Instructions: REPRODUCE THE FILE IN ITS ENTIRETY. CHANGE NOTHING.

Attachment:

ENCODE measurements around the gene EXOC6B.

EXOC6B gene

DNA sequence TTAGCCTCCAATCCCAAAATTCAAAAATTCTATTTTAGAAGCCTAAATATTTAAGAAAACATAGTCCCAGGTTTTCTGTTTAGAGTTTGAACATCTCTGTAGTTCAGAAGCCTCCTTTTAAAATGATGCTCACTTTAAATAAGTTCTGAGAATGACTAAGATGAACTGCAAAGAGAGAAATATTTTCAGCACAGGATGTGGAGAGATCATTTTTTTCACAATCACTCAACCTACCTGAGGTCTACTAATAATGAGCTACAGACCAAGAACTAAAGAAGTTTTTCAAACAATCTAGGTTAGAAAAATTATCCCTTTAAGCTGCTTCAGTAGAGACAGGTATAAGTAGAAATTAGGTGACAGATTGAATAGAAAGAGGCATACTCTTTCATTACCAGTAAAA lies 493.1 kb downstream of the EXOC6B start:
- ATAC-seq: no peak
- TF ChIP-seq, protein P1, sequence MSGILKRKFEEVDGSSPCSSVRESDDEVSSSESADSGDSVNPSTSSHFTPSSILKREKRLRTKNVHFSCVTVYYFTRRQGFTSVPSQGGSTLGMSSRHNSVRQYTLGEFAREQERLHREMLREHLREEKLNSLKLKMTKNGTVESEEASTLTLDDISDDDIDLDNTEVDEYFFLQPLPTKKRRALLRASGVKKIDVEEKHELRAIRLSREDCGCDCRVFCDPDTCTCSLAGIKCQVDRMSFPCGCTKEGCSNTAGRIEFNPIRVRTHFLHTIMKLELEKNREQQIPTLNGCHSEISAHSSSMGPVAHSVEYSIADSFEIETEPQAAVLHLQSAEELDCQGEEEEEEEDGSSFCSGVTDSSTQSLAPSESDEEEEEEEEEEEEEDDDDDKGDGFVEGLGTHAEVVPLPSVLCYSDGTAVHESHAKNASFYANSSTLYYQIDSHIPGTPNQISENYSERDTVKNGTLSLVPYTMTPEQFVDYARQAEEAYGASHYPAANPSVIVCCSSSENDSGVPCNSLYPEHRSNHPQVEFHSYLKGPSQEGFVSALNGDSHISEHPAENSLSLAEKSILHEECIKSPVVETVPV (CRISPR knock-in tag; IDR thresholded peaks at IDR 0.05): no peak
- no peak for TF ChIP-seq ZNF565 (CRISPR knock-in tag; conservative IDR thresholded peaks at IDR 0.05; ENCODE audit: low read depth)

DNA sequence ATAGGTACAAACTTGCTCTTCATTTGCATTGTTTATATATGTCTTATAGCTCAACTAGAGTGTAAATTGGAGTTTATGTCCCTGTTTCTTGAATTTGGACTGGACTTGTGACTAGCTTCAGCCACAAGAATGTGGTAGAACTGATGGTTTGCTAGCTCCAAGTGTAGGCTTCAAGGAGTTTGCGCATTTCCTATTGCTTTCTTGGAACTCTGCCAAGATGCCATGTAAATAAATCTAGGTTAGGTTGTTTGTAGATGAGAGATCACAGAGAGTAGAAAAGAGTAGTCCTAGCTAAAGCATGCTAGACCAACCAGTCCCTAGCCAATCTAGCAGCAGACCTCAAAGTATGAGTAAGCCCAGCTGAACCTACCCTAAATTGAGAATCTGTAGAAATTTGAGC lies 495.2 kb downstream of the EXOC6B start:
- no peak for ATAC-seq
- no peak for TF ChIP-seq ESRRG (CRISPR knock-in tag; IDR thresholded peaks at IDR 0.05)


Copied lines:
ENCODE measurements around the gene EXOC6B.

EXOC6B gene

DNA sequence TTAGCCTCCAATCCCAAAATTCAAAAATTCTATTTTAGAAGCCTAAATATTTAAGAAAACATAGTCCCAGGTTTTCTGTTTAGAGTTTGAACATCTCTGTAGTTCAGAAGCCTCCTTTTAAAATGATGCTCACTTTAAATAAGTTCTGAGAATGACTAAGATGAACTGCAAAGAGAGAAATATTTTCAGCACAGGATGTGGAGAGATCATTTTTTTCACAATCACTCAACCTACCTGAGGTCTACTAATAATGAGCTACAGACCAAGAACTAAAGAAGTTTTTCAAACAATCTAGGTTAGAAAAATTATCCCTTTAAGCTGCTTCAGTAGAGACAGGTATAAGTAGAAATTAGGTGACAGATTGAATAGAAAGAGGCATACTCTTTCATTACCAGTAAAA lies 493.1 kb downstream of the EXOC6B start:
- ATAC-seq: no peak
- TF ChIP-seq, protein P1, sequence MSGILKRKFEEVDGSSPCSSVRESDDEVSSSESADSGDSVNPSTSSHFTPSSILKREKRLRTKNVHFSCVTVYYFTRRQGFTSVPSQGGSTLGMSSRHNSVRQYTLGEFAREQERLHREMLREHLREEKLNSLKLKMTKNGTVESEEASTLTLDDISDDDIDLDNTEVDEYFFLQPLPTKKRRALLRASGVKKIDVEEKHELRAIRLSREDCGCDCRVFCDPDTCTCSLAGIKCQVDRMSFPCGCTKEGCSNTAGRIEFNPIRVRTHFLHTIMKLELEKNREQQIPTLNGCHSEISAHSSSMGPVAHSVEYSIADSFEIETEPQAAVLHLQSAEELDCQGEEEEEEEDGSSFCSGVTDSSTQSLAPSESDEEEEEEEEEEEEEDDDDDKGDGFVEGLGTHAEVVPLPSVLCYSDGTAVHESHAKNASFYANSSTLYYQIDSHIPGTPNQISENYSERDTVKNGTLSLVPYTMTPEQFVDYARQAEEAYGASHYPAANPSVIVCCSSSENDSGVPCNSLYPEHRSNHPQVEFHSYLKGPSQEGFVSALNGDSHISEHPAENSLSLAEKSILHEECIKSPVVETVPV (CRISPR knock-in tag; IDR thresholded peaks at IDR 0.05): no peak
- no peak for TF ChIP-seq ZNF565 (CRISPR knock-in tag; conservative IDR thresholded peaks at IDR 0.05; ENCODE audit: low read depth)

DNA sequence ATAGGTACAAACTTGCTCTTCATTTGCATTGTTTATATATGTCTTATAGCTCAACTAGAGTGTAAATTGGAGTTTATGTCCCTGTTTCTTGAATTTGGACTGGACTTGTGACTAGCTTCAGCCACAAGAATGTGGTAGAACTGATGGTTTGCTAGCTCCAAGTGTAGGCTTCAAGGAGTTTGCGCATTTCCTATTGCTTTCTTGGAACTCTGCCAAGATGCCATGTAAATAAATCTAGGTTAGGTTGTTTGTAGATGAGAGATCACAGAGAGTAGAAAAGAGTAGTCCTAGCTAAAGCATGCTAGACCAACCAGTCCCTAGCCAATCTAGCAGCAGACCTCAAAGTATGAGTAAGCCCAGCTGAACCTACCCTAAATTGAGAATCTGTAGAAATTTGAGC lies 495.2 kb downstream of the EXOC6B start:
- no peak for ATAC-seq
- no peak for TF ChIP-seq ESRRG (CRISPR knock-in tag; IDR thresholded peaks at IDR 0.05)